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2006, 2001, 1996, 1991, 1986, 1981, 1976, 1971, 1966, 1961
Census subdivisions (CSDs) are classified into 55 types according to official designations adopted by provincial/territorial or federal authorities. Two exceptions are 'Subdivision of unorganized (SNO)' in Newfoundland and Labrador, and 'Subdivision of county municipality (SC)' in Nova Scotia, which are geographic areas created as equivalents for municipalities by Statistics Canada, in cooperation with those provinces, for the purpose of disseminating statistical data.
The census subdivision type accompanies the census subdivision name in order to distinguish CSDs from each other, for example, Granby, V (for the ville of Granby) and Granby, CT (for the municipalité de canton of Granby).
Changes to CSD types for 2006 include the following:
Table 7 shows CSD types, their abbreviated forms, and their distribution by province and territory.
Table 7 Census subdivision types by province and territory, 2006 Census
Census subdivision types associated with 'on-reserve' population
On-reserve population is a derived census variable that is captured by using the census subdivision (CSD) type according to criteria established by Indian and Northern Affairs Canada (INAC). On-reserve population includes all people living in any of eight CSD types legally affiliated with First Nations or Indian bands (described below), as well as selected CSDs of various other types that are northern communities in Saskatchewan, the Northwest Territories and the Yukon Territory (see Table 8).
The following census subdivision types are based on the legal definition of communities affiliated with First Nations or Indian bands.
Indian reserve (IRI) - A tract of federally owned land with specific boundaries that is set apart for the use and benefit of an Indian band and that is governed by Indian and Northern Affairs Canada (INAC). Statistics Canada only recognizes the subset of Indian reserves that are populated (or potentially populated) as census subdivisions. For 2006, of the more than 2,900 Indian reserves across Canada, there are 1,095 Indian reserves classified as CSDs (including the 43 reserves added for 2006). Statistics Canada works closely with INAC to identify those reserves to be added as CSDs.
Indian settlement (S-É) – A place where a self-contained group of at least 10 Indian (Aboriginal) persons resides more or less permanently. It is usually located on Crown lands under federal or provincial/territorial jurisdiction. Indian settlements have no official limits and have not been set apart for the use and benefit of an Indian band as is the case with Indian reserves. Statistics Canada relies on INAC to identify Indian settlements to be recognized as census subdivisions, and their inclusion must be with the agreement of the provincial or territorial authorities. An arbitrary boundary is delineated to represent each Indian settlement as a census subdivision.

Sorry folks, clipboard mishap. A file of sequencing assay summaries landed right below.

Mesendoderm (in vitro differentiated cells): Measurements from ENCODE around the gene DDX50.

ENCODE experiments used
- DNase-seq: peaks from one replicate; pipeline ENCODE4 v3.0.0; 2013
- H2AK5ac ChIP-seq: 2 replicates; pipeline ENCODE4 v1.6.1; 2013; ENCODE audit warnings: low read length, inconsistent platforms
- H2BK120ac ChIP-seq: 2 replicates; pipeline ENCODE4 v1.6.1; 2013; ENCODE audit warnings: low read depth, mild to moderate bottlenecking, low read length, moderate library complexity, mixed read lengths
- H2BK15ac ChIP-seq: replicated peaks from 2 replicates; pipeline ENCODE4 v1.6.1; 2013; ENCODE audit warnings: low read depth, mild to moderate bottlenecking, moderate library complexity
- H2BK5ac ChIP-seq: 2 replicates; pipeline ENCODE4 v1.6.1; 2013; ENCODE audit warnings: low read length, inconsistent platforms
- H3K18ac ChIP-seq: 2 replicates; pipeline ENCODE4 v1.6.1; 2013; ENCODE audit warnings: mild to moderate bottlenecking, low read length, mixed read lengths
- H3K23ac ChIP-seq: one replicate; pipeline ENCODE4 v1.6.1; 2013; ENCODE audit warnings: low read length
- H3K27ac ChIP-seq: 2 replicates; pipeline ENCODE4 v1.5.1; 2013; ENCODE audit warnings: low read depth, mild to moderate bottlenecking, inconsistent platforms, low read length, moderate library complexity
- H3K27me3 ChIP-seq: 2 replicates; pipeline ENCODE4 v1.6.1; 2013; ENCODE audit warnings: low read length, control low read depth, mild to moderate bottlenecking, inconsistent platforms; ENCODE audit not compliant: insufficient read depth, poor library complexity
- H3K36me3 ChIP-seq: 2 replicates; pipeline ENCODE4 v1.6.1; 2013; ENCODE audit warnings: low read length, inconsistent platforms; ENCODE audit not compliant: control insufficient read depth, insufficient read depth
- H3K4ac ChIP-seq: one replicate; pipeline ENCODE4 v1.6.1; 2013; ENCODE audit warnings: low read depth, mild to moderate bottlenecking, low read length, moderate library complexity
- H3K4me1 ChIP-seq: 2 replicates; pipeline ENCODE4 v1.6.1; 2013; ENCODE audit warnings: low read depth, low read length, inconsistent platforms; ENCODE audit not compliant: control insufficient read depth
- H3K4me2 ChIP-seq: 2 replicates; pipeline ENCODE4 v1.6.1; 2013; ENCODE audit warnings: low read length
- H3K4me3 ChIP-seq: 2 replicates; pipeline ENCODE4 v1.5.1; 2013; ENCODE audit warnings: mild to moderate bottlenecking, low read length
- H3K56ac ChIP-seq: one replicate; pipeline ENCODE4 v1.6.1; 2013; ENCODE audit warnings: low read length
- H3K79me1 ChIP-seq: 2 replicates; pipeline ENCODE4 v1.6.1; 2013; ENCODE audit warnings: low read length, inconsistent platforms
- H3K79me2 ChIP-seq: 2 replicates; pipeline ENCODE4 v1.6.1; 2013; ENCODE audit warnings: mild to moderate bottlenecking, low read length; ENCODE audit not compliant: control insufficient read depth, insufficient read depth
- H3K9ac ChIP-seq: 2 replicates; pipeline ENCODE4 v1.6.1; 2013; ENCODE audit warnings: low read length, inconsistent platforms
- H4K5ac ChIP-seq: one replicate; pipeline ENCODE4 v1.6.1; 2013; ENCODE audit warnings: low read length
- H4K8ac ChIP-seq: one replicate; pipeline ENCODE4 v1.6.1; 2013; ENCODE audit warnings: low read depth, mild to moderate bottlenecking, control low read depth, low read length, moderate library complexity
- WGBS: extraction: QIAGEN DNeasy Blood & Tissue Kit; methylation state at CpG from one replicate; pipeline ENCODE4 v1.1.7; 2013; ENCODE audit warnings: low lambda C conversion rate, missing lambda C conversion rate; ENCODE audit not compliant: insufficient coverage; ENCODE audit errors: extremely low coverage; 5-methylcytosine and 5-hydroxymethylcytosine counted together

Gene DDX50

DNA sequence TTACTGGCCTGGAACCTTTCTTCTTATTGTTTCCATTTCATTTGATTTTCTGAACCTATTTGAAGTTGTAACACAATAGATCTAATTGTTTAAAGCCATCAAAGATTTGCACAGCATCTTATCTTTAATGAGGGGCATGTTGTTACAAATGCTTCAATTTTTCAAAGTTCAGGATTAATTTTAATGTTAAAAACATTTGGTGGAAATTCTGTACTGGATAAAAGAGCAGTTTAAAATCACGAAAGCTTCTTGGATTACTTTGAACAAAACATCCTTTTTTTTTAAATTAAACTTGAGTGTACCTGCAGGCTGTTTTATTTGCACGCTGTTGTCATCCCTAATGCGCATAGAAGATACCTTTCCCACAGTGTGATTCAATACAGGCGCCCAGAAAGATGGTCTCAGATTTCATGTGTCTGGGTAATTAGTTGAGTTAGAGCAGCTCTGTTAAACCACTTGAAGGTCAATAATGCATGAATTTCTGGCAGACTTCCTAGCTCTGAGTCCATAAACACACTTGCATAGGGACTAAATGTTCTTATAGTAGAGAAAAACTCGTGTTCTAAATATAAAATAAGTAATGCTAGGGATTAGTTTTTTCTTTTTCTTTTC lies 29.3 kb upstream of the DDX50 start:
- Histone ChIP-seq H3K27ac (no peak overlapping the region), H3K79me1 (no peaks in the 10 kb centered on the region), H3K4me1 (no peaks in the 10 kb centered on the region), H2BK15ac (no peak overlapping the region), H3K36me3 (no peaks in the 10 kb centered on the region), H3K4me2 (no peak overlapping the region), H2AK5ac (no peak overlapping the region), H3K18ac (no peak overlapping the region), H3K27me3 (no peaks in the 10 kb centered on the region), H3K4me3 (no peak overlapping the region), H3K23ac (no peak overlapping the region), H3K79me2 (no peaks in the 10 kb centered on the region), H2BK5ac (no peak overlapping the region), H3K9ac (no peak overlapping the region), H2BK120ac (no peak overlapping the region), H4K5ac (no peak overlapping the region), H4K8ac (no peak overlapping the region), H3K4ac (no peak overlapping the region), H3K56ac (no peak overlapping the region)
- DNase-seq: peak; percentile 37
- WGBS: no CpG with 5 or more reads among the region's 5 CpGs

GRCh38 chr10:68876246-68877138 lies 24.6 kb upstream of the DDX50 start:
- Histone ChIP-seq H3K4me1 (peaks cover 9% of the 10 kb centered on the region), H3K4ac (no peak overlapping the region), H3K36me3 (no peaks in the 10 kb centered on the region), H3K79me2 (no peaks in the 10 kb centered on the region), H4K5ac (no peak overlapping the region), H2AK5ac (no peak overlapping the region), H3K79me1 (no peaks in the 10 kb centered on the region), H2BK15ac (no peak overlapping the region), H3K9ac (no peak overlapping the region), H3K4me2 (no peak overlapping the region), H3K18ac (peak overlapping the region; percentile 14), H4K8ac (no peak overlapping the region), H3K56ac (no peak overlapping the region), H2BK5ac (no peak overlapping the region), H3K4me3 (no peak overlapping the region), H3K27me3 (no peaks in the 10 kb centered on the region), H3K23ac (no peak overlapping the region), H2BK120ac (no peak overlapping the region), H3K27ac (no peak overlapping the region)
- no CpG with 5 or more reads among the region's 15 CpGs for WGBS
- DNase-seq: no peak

Indian government district (IGD) – Sechelt reserve lands in British Columbia. The Sechelt Indian Band Self-Government Act is a transfer by Her Majesty in right of Canada to the Sechelt Band in all Sechelt reserve lands, recognizing that the Sechelt Band would assume complete responsibility for the management, administration and control of all Sechelt lands. The Sechelt Indian Government District Enabling Act (British Columbia) recognizes the district Council as the governing body of the Sechelt Indian Government District. The district Council may enact laws or by-laws that a municipality has power to enact under an Act of the province.
Terres réservées aux Cris (TC) – Parcels of land in Quebec set aside for the permanent residence of Cree First Nations of Quebec. Terres réservées aux Cris are adjacent to village cris. The area of a village cri is set aside for the use of Cree bands, but members of Cree bands are not permanently residing there. Note that a village cri and its adjacent terre réservée aux Cris can have the same name, e.g., the village cri of Waswanipi and the terre reservée aux Cris of Waswanipi.
Terres réservées aux Naskapis (TK) – Parcels of land in Quebec set aside for the permanent residence of Naskapi First Nations of Quebec. Terres réservées aux Naskapis are adjacent to village Naskapi. The lone area of village Naskapi is set aside for the use of the Naskapi band, although its members do not reside there permanently.